However, when financial authorities in several countries – be it Germany, Bulgaria or the UK – issued warnings about OneCoin’s business model, investors / victims began to demand accountability. . In particular, they wanted to know why it was still not possible to convert their OneCoin to dollars or euros.

Ruja Ignatova actually assured that the value of her cryptocurrency had risen thanks to the investments made … While in reality it was the leaders of the project who determined the value of OneCoin as they wanted.

Lost sight of in Greece

In October 2017, she was to officially announce good financial news to increasingly impatient investors during a planned high fair in Lisbon. But she never appeared on stage and has never been seen since.

The FBI discovered that she had taken a plane to Athens two weeks before the conference in Portugal, where she appears to have disappeared. She would have accidentally discovered that her fiancé at the time – whom she had spied on because she suspected him of being unfaithful to him – was collaborating with the FBI, says the Wall Street Journal.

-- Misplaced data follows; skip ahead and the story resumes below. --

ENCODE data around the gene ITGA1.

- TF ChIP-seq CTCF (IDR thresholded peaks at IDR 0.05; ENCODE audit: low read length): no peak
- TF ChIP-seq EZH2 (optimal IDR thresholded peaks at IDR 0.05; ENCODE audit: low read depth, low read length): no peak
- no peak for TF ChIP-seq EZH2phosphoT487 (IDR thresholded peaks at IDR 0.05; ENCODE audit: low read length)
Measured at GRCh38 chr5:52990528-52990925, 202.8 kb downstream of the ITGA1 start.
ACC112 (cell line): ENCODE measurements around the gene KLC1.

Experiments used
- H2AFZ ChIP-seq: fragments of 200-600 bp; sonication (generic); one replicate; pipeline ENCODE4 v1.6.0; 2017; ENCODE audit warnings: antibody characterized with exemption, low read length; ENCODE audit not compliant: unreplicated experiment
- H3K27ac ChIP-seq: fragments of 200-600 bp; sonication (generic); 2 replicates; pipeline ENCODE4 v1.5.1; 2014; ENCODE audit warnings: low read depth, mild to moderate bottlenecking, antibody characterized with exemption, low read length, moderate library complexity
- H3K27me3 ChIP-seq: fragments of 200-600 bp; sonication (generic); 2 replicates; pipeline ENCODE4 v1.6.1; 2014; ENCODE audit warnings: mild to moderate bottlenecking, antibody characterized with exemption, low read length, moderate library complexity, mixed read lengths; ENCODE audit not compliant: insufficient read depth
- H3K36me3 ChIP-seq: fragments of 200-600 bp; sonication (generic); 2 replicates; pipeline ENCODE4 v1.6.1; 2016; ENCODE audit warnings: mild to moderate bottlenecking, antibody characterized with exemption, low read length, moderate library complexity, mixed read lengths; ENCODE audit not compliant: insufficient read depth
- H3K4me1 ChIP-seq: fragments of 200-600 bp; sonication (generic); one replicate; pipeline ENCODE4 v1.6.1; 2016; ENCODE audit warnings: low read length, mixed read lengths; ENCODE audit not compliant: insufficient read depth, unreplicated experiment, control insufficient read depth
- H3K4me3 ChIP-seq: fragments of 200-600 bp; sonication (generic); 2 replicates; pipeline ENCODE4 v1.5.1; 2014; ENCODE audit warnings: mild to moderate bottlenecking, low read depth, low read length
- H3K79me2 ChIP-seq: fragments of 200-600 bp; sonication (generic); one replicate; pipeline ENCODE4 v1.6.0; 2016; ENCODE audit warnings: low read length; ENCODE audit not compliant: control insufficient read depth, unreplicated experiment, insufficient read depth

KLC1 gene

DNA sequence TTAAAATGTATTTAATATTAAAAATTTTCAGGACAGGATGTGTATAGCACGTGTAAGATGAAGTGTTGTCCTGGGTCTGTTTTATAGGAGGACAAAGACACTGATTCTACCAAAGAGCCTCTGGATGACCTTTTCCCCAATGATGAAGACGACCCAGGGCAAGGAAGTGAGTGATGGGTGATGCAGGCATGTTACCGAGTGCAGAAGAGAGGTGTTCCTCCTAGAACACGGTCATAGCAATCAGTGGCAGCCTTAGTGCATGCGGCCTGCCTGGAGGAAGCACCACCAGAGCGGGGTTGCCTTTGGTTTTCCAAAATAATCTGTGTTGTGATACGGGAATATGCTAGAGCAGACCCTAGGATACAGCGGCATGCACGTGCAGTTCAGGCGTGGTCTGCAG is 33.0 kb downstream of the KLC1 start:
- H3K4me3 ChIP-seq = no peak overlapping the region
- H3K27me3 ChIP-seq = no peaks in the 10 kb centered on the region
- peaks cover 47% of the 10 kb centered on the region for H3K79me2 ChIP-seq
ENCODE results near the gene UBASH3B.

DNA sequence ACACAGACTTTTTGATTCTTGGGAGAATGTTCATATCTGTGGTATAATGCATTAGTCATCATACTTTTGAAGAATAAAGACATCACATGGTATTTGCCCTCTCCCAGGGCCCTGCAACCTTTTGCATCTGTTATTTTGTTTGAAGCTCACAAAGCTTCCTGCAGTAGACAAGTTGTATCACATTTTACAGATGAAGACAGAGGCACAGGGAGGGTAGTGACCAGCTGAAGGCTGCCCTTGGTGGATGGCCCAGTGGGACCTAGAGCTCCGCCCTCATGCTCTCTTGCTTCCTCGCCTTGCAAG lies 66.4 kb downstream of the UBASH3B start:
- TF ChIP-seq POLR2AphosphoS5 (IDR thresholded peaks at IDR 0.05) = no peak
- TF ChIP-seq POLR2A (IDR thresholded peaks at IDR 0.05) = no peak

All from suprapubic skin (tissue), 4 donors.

A discovery that would have pushed him to get on his heels as quickly as possible. Since then, the craziest rumors have been circulating: she would have been murdered by disgruntled investors, or would still be hiding in Greece or even in Dubai, she would have returned to Germany, where she grew up, or she would be protected in Bulgaria by Group mafia, which she helped to enrich.

But if we do not know what became of it, the fall of the OneCoin card house is known. After the disappearance of the “queen of the crypt”, it was her brother Konstantin Ignatov who took over the business before handing it over to his mother, then to other more or less suspicious businesswomen and men, all of whom were either arrested or also disappeared from circulation.

No wonder this story interested Hollywood. In 2020, the MGM studio announced the filming of a movie on OneCoin called “Fake!” . The role of Ruja Ignatova should be played by Kate Winslet, an actress accustomed to disaster films like Titanic or Contagion.